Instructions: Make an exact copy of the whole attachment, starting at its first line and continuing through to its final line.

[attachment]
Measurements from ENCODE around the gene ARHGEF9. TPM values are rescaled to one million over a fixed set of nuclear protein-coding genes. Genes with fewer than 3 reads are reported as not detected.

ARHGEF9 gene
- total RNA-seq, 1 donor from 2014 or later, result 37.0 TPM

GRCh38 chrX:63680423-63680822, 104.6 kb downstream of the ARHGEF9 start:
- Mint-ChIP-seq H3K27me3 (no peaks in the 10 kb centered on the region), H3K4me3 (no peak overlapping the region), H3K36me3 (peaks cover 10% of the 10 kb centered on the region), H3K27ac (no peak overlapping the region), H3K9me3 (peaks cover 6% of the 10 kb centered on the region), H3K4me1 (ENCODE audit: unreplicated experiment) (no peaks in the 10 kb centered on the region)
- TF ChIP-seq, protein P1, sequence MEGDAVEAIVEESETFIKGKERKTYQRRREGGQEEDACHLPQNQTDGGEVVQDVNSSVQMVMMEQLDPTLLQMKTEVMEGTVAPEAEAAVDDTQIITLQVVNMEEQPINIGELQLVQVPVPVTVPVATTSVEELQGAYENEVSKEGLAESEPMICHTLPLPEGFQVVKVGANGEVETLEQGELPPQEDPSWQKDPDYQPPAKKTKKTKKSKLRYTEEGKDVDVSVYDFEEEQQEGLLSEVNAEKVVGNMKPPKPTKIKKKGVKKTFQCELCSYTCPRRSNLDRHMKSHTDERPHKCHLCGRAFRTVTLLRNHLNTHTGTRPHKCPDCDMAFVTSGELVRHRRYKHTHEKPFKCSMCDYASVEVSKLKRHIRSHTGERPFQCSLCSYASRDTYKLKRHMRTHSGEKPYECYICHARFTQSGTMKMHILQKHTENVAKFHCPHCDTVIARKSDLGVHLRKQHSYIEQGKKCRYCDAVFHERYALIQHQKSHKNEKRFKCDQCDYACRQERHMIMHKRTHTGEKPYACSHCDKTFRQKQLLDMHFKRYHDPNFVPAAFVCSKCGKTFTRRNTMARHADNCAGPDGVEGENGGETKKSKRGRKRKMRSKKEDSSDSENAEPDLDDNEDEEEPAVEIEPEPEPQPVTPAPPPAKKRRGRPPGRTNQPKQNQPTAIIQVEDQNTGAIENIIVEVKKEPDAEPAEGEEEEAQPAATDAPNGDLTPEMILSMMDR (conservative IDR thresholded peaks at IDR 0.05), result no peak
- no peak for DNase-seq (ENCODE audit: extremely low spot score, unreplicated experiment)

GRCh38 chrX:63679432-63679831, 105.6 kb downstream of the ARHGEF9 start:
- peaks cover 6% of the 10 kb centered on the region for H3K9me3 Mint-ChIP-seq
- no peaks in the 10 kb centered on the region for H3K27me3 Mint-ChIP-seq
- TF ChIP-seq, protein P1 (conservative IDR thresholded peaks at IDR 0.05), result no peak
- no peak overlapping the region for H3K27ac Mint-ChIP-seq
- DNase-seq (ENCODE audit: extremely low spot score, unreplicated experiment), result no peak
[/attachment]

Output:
Measurements from ENCODE around the gene ARHGEF9. TPM values are rescaled to one million over a fixed set of nuclear protein-coding genes. Genes with fewer than 3 reads are reported as not detected.

ARHGEF9 gene
- total RNA-seq, 1 donor from 2014 or later, result 37.0 TPM

GRCh38 chrX:63680423-63680822, 104.6 kb downstream of the ARHGEF9 start:
- Mint-ChIP-seq H3K27me3 (no peaks in the 10 kb centered on the region), H3K4me3 (no peak overlapping the region), H3K36me3 (peaks cover 10% of the 10 kb centered on the region), H3K27ac (no peak overlapping the region), H3K9me3 (peaks cover 6% of the 10 kb centered on the region), H3K4me1 (ENCODE audit: unreplicated experiment) (no peaks in the 10 kb centered on the region)
- TF ChIP-seq, protein P1, sequence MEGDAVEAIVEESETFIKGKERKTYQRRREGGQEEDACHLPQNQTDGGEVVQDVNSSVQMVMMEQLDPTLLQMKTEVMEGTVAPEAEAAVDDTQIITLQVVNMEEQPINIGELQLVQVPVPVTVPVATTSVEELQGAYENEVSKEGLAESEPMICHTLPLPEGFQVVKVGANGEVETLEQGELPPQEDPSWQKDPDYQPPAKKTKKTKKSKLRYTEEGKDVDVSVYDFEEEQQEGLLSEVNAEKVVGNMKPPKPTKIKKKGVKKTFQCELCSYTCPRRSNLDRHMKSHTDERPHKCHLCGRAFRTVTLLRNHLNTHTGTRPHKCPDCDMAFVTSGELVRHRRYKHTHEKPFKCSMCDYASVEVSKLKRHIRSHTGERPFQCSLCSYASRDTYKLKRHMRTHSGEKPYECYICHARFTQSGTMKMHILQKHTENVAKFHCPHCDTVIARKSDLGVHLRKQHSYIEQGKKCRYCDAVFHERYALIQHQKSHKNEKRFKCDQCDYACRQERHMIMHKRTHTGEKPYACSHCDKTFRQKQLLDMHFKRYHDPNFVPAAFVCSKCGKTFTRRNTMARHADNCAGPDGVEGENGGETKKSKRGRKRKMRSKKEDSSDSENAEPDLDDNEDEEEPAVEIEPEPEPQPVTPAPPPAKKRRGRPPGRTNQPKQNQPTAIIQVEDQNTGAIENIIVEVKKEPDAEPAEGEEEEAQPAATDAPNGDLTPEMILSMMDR (conservative IDR thresholded peaks at IDR 0.05), result no peak
- no peak for DNase-seq (ENCODE audit: extremely low spot score, unreplicated experiment)

GRCh38 chrX:63679432-63679831, 105.6 kb downstream of the ARHGEF9 start:
- peaks cover 6% of the 10 kb centered on the region for H3K9me3 Mint-ChIP-seq
- no peaks in the 10 kb centered on the region for H3K27me3 Mint-ChIP-seq
- TF ChIP-seq, protein P1 (conservative IDR thresholded peaks at IDR 0.05), result no peak
- no peak overlapping the region for H3K27ac Mint-ChIP-seq
- DNase-seq (ENCODE audit: extremely low spot score, unreplicated experiment), result no peak